There was talk of desired destinations in the Champions League. Luke thought we might well finish third in the group, but go all of the way to Gdansk and win back-to-back Europas. You read it here first.
PD and Parky were just happy to be knocking back some lagers. Aroha, Glenn and PD ordered roasts. The chat continued – but mainly the laughs continued.
Football was back.
And it felt bloody marvellous.
We then caught the tube up past Fulham Broadway to West Brompton and eventually met up with Daryl, Alan, Gary, Duncan, Lol – and a few others, unplanned, Ray and his daughter Gaby, Tom, Woody, some just nodding acquaintances – in The Old Oak, only the second time that I have ever visited it. Capacity was a big issue though, and it was a strict “one out, one in” policy. I sauntered over to where four of the lads were waiting to be allowed in, and I quipped “fackinell, if Tommy Murphy leaves, all four of you can enter.”
Daryl soon retorted –
“Done that joke five minutes ago, mate.”
What a giggle.
Inside the stadium, the minutes ticked away towards kick-off. Aroha and Luke had spent three hours of their Saturday morning along with a dozen other supporters arranging mosaics for The Shed’s supporters to create a chequered mosaic before kick-off, to be augmented by a huge “tifo” – banner – to honour the return of Frank Lampard to SW6. In truth, it was his fourth homecoming since his last game for us at Stamford Bridge in 2014.
January 2015 – in the colours of Manchester City, a ridiculous moment.
February 2017 – as a guest at half-time, suited and elegant, and able to receive absolute adoration.
October 2018 – as the manager of Derby County, but with banners to honour his Chelsea past.
Our team had been announced of course. There was a surprise, in my mind and many others’ – that Frank Lampard had chosen Olivier Giroud over Tammy Abraham, especially after all of the positive noise emanating from the manager, and elsewhere within the club, about how we need to back the striker after Tammy’s unfortunate penalty miss against Liverpool in Istanbul.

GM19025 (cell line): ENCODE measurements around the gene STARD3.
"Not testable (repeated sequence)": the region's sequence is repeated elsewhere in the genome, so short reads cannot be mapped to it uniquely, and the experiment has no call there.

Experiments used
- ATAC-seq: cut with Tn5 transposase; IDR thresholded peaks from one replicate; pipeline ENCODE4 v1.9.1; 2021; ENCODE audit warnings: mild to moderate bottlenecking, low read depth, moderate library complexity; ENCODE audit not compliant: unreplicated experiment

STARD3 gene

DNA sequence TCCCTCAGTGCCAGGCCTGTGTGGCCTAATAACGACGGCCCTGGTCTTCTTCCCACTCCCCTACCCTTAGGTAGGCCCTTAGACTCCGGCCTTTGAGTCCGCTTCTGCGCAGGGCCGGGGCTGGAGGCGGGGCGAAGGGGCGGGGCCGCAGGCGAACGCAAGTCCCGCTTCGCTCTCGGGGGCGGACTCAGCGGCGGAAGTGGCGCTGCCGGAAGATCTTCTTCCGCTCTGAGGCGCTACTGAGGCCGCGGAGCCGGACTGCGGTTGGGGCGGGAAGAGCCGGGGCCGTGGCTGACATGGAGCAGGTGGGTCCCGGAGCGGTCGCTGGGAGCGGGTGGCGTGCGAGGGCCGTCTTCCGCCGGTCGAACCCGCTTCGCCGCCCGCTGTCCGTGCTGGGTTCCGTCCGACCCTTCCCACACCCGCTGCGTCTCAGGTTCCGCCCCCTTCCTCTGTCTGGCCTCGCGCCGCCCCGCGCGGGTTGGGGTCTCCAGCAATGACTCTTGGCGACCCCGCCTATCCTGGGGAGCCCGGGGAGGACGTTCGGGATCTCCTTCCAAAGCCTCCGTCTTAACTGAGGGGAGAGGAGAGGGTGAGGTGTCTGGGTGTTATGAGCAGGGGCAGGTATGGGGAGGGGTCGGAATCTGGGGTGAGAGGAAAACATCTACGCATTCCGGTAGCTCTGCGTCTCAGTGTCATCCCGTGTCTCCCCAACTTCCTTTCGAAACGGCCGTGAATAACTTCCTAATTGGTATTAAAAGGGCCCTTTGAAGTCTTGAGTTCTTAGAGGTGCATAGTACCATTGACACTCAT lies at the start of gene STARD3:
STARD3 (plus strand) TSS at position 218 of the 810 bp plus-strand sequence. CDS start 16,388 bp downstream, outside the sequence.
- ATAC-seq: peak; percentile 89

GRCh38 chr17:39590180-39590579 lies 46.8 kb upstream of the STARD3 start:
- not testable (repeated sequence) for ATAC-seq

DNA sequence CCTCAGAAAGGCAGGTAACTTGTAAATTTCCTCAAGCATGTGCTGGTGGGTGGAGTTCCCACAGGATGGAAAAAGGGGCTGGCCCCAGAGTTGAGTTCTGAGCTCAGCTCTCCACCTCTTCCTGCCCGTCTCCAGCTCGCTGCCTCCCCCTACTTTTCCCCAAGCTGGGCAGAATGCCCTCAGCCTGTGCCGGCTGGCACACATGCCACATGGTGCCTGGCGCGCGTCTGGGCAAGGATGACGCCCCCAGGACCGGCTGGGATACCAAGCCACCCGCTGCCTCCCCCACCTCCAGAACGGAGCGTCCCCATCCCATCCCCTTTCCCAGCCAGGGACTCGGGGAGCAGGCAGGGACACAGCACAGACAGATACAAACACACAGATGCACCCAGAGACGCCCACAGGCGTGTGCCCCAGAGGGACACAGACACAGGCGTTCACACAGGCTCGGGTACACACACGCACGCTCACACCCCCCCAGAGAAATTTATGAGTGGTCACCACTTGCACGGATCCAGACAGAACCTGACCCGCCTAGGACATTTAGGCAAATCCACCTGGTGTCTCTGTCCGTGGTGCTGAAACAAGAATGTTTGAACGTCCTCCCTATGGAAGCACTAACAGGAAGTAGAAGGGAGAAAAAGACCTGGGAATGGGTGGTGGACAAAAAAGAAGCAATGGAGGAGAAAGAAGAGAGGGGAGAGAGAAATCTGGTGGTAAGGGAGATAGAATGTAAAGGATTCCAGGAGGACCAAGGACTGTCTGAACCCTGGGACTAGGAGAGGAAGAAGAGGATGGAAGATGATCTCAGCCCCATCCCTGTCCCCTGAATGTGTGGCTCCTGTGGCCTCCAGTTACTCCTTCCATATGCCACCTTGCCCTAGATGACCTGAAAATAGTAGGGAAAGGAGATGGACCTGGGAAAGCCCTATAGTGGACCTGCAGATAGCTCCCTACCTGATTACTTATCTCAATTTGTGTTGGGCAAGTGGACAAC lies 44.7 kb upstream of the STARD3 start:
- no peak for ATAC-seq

Azpilicueta – Christensen – Zouma – Emerson
Kante – Jorginho
Pedro – Mount – Pulisic
In the pub, we had discussed how to pronounce Christian’s name. I had presumed that it mirrored the pronunciation of Stanic, Matic, Ivanovic, Jokanovic and Kovcic.
Oh no. My good made JR from Michigan confirmed that the natives of the US were instead opting for “Pewl-a-sick.”
As long as nobody calls him “Pool-o’-sick.”
Stamford Bridge looked a picture as the teams entered the pitch. Way up on the orange brick of the hotel and apartment were two new additions; a square, slightly blurred, photo from The Shed circa 1982 – if I have to guess, Tottenham at home in the FA Cup – and I had to note that the photo hardly embraces the ethos of diversity that the club wants to foster inn 2019.
All of the faces were male, all apart from one was white.
There was also a photo of Kerry Dixon wining a header against Watford at home in 1984; another odd ‘photo.
Still, it sure beats “Thrilling Since 1905.”
There were flames to add – or detract – to our moment of seeing the team stride across the pitch. The mosaics were raised. The banner unfurled.
“Welcome Back Super Frank.”
Bizarrely, the additional spot lights under The Shed and under the Matthew Harding Upper were on, despite it being an August afternoon.